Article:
Buku ini saya temukan di antara buku-buku lama/tua tentang pemrograman di perpustakaan kampus S-1 saya yaitu Univ. Kristen Duta Wacana, Yogykarta. Saya bangga (bukan sombong loh hehe..) telah membaca buku ini, karena beberapa hal krusial yang sering menjadi momok dalam pemrograman C, dibahas dengan cukup tuntas oleh si penulis, Peter van der Linden. Btw saya gak punya buku aslinya, saya fotokopi (bajak) dari perpus. Belakangan sekitar tahun 2005, buku ini saya wariskan kep
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Antony Deepak Thomas
Very funny and a good one..
Vince
This book fills a serious gap in computer programming books: expert level texts. This is not a book to teach you C. This is a book for experienced C programmers who want to kick it up a few notches. No, I don't think I ever directly used the things I learned from this book in any development project, but I got a deeper understanding and appreciation of the language. Take that, K&R!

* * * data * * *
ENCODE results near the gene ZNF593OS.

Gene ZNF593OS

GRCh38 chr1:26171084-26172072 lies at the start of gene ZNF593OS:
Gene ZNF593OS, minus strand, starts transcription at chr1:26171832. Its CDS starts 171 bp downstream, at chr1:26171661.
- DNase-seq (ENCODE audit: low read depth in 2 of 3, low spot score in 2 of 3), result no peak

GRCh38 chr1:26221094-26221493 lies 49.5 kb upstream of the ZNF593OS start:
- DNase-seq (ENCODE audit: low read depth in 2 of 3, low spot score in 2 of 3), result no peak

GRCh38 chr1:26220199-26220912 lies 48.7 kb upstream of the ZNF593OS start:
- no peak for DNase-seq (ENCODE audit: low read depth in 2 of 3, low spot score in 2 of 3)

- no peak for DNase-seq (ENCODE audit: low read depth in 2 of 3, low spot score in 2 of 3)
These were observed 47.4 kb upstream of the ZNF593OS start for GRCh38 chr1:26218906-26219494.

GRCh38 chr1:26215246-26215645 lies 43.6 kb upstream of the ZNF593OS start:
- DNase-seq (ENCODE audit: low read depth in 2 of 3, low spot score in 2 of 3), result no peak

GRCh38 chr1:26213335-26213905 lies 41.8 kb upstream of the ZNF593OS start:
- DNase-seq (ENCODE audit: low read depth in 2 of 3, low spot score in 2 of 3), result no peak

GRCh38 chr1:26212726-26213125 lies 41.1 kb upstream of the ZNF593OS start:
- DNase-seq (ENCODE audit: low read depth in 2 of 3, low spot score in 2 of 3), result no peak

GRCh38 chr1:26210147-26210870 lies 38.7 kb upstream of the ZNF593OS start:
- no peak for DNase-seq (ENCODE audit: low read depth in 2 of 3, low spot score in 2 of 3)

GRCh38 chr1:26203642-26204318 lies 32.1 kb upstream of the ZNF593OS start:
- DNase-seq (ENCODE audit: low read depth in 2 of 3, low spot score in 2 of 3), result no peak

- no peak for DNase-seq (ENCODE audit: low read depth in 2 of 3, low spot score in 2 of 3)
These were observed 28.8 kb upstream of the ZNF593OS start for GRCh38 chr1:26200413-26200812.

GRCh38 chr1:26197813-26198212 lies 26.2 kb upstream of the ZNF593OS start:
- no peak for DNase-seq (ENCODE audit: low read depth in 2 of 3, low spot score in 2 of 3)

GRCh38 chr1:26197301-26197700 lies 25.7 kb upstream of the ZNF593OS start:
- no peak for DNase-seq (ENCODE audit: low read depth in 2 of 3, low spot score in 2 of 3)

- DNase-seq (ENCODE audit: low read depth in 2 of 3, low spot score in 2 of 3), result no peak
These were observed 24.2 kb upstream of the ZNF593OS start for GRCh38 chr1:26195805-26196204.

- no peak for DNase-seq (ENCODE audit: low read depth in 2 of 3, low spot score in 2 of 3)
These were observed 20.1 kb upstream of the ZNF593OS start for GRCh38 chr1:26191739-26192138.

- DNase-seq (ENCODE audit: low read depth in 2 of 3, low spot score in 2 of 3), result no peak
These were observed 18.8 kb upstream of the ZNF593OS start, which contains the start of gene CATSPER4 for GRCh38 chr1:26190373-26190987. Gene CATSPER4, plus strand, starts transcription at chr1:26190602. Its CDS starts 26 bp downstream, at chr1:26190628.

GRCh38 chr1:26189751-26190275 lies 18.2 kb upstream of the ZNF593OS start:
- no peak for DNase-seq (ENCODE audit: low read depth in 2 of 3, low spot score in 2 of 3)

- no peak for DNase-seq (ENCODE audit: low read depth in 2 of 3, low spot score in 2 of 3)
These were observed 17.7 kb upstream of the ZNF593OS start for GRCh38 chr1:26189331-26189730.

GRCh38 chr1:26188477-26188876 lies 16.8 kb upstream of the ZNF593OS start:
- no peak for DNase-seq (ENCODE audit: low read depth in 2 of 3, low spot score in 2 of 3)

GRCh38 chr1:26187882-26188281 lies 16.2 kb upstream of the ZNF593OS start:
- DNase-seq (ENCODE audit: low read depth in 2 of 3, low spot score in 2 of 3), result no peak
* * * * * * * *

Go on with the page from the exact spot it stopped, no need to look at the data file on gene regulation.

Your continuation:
Nick Black
Eh, more valuable for the fun sidebars offering insight into Sun development processes than any other content -- the comp.lang.c FAQ covers most of what van der Linden covers here. I borrowed this from a coworker back in my short stint as a systems programmer for CNN, while I was a sophomore, and never owned it.
Studentgu
contents are broad, and language is humor.
overview of c++ and introduction to job interview are both good.
Steve
Essential reading from one of the authors of the Sun ProC compiler. It also walks you through writing a simple BASIC interpreter. What I mostly remember is gaining a rock-solid knowledge of how to read and write complex C declarations.
Jeff Ober